Dr. Jan Glunk, Associate Professor, Program Coordinator, M.Ed. in Teaching and Leadership, M.Ed. in Reading and Literacy, Point Park University, PA

Faculty Spotlight: Dr. Jan Glunk, Professor of Education, Program Coordinator, M.Ed. in Teaching and Leadership, M.Ed. in Reading and Literacy

Meet Dr. Jan Glunk, a well-versed Point Park University Professor of Education, Program Coordinator of M.Ed. in Teaching and Leadership and M.Ed. in Reading and Literacy.

What programs do you teach at Point Park University? What drew you to this field of study? What keeps you excited about it?

I teach in the M.Ed. in Teaching and Leadership and M.Ed. in Reading and Literacy. Also, my teaching takes me to students in the Letter of Eligibility Program who aspire to be district superintendents. Since I served as a superintendent, I also teach in the doctoral leadership and administration program.

Not only do I teach many online courses for the curriculum and instruction program, but also, I am the coordinator of the graduate Teaching and Leadership, and Reading and Literacy Programs. In addition, I advise and schedule students in this program. I love teaching the content in these programs because it helps teachers and perspective leaders change their professional lives, which in turn has a direct impact on their students.

The content ranges from curriculum development to instructional and assessment strategies in reading in the curriculum and instruction graduate program. In the Superintendent Letter of Eligibility program and doctoral program, the leadership skills that my courses stress are team building, quality and capacity in leadership, and the change process, to name a few.

How will your program better prepare/equip educators for the current climate that they are facing? How will it help them to tackle the challenges of COVID and post-COVID teaching?

Since the COVID-19 pandemic, teaching and learning has changed drastically. There are so many demands placed on teachers and students. One day they are in-person, the next day they are remote, and some days they are hybrid. If I can ease these challenges by sharing my professional expertise, I have succeeded in my job.

As I reflect on education today, I realize we can never go back to the “way it was.” Our students are more tech-savvy; they demand more, but also, we must find ways to keep them moving forward and not backwards. We must also keep learning ourselves in how we deliver instruction and how we engage students. Education is not stagnate.

What attracted you to teach at Point Park University? What sets them apart?

Point Park University is what I consider an educational community that is constantly evolving and implementing innovations. The community of learning and teaching is what attracted me. I was not interested in working for a university that emphasizes research and not teaching. Point Park University puts its efforts on our teaching expertise. We work in the reality of the real world.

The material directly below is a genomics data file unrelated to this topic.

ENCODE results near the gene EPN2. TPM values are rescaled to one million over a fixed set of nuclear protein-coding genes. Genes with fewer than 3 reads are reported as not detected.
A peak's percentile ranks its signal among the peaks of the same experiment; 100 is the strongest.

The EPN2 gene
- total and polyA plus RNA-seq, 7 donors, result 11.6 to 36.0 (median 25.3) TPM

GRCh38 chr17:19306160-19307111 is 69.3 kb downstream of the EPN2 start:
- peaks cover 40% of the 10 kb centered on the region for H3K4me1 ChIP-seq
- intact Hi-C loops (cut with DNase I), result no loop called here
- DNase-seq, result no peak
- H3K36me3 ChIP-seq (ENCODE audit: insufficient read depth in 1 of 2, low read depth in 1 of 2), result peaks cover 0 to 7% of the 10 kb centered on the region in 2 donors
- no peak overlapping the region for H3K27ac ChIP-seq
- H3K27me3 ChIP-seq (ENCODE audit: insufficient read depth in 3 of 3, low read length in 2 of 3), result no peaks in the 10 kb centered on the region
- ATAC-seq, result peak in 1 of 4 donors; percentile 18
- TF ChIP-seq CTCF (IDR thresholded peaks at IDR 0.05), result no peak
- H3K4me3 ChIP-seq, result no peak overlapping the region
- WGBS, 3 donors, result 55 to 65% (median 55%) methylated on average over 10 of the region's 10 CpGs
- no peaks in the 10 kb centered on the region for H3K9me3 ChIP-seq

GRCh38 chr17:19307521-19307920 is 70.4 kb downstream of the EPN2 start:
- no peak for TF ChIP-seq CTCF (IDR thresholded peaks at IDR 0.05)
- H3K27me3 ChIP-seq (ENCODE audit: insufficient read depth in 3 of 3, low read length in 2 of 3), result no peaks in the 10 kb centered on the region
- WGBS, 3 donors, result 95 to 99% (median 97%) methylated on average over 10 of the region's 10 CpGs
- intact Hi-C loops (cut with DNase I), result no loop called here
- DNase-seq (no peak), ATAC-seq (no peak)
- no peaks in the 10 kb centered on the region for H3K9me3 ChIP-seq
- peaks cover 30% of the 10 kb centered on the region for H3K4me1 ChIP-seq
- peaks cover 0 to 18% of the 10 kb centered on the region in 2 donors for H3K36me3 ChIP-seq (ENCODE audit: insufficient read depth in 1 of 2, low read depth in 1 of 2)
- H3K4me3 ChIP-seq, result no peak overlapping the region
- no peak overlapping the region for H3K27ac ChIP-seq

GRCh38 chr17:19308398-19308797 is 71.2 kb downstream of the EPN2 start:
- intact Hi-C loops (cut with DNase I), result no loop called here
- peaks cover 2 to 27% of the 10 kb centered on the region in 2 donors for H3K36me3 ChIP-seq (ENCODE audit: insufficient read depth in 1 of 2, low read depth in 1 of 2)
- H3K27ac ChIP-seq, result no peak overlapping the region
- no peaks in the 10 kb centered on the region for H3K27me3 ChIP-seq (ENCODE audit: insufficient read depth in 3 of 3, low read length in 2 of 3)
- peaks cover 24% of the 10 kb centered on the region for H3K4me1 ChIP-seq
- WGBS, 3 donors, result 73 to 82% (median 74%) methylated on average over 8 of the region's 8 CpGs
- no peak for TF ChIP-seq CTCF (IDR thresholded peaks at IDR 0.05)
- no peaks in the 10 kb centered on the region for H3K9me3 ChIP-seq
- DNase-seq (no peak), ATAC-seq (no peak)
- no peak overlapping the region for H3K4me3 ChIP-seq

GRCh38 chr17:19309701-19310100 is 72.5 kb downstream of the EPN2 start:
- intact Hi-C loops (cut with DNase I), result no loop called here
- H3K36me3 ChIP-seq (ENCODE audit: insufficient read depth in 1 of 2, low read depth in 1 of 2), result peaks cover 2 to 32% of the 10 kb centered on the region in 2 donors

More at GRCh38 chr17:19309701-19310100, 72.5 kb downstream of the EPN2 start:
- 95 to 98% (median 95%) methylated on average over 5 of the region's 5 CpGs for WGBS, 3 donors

What is your professional background as an educator? 

  • Associate Professor of Education
  • Assistant Professor of Education, Point Park University
  • Field Supervisor Student Teaching
  • Adjunct Instructor
  • Assistant Superintendent and Superintendent
  • Director of Curriculum and Instruction
  • Assistant Director of Curriculum and Instruction
  • Coordinator Title I Program and Coordinator of Literacy


  • S. Elementary Education – Duquesne University
  • S. Elementary Education – Duquesne University
  • Reading Specialist Certification
  • Reading Supervisor Certification
  • Superintendent Letter of Eligibility
  • D. Administration and Leadership

What would you tell perspective students considering your programs about yourself? What is something that students and colleagues should know about you?

My philosophy now is to guide future teachers and have them share in that a deep love for teaching; to be that “guide on the side” that enables children to learn the knowledge and skills they would need for life, and to focus on the application, synthesis, and evaluative stages of Bloom’s Taxonomy in their teaching. Our Teaching and Leadership and Reading and Literacy programs do just this.

I want my students to know that I am not here to hand out grades. I want my students to learn from me everything about curriculum development, instructional strategies, and assessment.  Then, in turn, they can take these ideas and use them in their classrooms or with their colleagues.

What advice do you have for your students interested in pursuing their reading and literacy degree? How can people stand out in these fields?

The role of the reading specialist is to work with children who are struggling with regular reading programs. This certification guides educators in becoming prepared to work with children with reading difficulties. With an array of children’s reading abilities within today’s classrooms, the reading specialist can coach the classroom teacher in two ways.

First, by providing the teacher with strategies and assessments that struggling students need. Secondly, to work with the struggling reader one-on-one or in small groups and providing the specific instruction, assessment, and diagnosis needed for the student to improve.